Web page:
Providence – Nellie Gorbea, Democratic candidate for Secretary of State released her tax returns for the past five years and many other candidates for state office agreed to do so as well. Her opponent, Guillaume de Ramel, refused to release his.
«I was disappointed to hear that my opponent refused to release his tax returns,” said Gorbea. “I’m sure Rhode Islanders are now wondering: What does he have to hide? Why won’t he just be open about his finances? Rhode Islanders’ trust has been broken too many times. Those of us running for office need to be completely open and accountable about our finances. I strongly encourage my opponent to reconsider his refusal to release his tax returns.”
“A big part of the job of the Secretary of State is making government open and accountable to the public,” Gorbea added. “How can someone fulfill those responsibilities if he is not open and accountable himself?”
In the past, de Ramel has said that candidates for statewide office need to be transparent with the voters. In a golocalprov.com interview with Kate Nagle dated May 31, 2013, in which he criticized former General Assembly member Ed Pacheco – who was then considering running for Secretary of State – regarding his support for the 38 Studios deal, de Ramel said: «Like anyone who’s seeking a statewide position, you’ve got to explain your position clearly on where you stood — or stand — on an issue for the voters for transparency.»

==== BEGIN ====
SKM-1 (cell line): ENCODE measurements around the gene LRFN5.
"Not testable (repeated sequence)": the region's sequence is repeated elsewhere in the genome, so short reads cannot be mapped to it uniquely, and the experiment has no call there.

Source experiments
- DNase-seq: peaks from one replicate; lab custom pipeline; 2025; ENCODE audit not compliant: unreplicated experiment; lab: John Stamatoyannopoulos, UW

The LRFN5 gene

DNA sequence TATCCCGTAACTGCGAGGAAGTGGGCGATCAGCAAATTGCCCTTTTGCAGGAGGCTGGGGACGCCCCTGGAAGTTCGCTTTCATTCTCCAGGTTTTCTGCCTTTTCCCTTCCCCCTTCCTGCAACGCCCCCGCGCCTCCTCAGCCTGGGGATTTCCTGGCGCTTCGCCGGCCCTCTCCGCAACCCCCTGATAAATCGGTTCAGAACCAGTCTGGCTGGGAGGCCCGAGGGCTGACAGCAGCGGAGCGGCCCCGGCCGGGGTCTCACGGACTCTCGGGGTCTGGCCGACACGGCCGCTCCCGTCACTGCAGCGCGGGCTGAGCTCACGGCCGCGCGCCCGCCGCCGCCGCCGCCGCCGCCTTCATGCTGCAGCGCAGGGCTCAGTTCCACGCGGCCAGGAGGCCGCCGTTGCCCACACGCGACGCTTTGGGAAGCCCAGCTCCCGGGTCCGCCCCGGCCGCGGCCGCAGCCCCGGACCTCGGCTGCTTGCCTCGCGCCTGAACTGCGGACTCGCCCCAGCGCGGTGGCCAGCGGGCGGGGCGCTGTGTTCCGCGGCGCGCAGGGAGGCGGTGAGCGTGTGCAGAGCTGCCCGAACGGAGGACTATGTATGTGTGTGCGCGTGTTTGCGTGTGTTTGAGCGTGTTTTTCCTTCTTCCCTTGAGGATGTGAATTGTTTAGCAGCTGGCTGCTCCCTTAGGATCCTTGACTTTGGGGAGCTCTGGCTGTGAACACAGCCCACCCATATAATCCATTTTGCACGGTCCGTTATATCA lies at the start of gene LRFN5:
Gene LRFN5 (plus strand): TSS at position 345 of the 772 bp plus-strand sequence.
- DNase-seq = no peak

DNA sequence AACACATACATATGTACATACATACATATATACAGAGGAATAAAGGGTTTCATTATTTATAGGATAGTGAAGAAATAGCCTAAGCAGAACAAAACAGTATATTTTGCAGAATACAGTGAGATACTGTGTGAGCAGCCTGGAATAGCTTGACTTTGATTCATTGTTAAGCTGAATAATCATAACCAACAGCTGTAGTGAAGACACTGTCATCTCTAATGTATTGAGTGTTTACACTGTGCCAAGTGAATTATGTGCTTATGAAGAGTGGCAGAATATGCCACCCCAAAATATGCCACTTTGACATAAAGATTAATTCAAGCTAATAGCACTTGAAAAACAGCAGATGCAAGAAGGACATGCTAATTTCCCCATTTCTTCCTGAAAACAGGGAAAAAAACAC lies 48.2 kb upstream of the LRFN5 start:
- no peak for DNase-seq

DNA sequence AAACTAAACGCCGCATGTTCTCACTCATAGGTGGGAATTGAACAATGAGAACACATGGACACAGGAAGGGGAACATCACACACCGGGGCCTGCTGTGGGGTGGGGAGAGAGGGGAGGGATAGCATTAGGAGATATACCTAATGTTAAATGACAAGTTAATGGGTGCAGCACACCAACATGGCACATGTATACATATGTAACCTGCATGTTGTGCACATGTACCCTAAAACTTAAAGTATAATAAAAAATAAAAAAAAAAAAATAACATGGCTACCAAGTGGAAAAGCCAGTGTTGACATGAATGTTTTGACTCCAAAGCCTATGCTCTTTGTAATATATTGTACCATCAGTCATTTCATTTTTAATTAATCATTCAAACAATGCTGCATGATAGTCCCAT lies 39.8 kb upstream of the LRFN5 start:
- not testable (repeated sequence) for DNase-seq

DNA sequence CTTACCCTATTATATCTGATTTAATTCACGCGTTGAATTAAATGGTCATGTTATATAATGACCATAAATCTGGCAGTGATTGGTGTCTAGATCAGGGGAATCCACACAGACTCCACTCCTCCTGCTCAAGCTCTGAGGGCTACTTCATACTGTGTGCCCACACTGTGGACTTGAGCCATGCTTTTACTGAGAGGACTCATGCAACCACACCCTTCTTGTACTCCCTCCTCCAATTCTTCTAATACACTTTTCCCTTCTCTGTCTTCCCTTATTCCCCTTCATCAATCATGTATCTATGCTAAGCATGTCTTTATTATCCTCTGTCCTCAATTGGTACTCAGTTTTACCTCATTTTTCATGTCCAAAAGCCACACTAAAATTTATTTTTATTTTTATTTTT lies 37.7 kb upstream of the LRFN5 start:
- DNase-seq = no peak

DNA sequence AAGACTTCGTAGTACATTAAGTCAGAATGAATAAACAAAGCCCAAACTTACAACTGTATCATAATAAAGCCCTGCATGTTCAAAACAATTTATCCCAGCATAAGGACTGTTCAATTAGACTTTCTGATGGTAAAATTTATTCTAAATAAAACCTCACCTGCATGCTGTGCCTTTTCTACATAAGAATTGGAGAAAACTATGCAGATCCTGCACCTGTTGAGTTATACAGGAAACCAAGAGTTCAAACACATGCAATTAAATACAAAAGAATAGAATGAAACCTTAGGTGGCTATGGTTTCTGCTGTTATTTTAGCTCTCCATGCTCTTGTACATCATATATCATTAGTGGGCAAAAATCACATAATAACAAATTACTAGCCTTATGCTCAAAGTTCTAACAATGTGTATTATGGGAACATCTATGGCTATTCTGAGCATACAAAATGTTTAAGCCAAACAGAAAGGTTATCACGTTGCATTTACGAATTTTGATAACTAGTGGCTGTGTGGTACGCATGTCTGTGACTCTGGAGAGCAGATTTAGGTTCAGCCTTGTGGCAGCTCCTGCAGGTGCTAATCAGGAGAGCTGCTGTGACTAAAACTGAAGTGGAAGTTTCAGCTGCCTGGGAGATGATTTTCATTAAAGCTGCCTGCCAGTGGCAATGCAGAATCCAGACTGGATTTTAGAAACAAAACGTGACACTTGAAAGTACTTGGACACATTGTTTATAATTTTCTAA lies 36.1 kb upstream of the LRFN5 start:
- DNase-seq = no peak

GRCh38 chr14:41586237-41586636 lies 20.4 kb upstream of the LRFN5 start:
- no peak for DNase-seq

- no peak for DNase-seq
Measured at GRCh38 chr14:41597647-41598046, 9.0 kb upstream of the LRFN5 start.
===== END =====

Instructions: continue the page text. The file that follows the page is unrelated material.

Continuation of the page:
“You can’t say you’re for openness and transparency — and then refuse to be open and transparent with the public about your finances,” said Gorbea.
David Hoffman, de Ramel’s campaign spokesman, said yesterday that he would not release his tax returns “as he jointly files with his wife, who is not a candidate for public office”. But Gorbea’s campaign manger, Rico Vota, pointed out there is a history in Rhode Island of candidates and their spouses making their jointly filed tax returns public, including Treasurer Gina Raimondo and her husband Andrew Moffit in 2011 and, further back, former U.S. Representative Ronald Machtley and his wife in 1990. “It’s troubling that Guillaume de Ramel doesn’t seem to understand that Rhode Islanders deserve openness and transparency from those who seek elected office,” added Vota.
Gorbea was the first of the candidates seeking statewide office this year to release her tax returns, citing the need for “restoring the public trust.” She provided her last five years of returns, which she filed jointly with her husband, Steven L. D’Hondt, a professor at The University of Rhode Island’s Graduate School of Oceanography.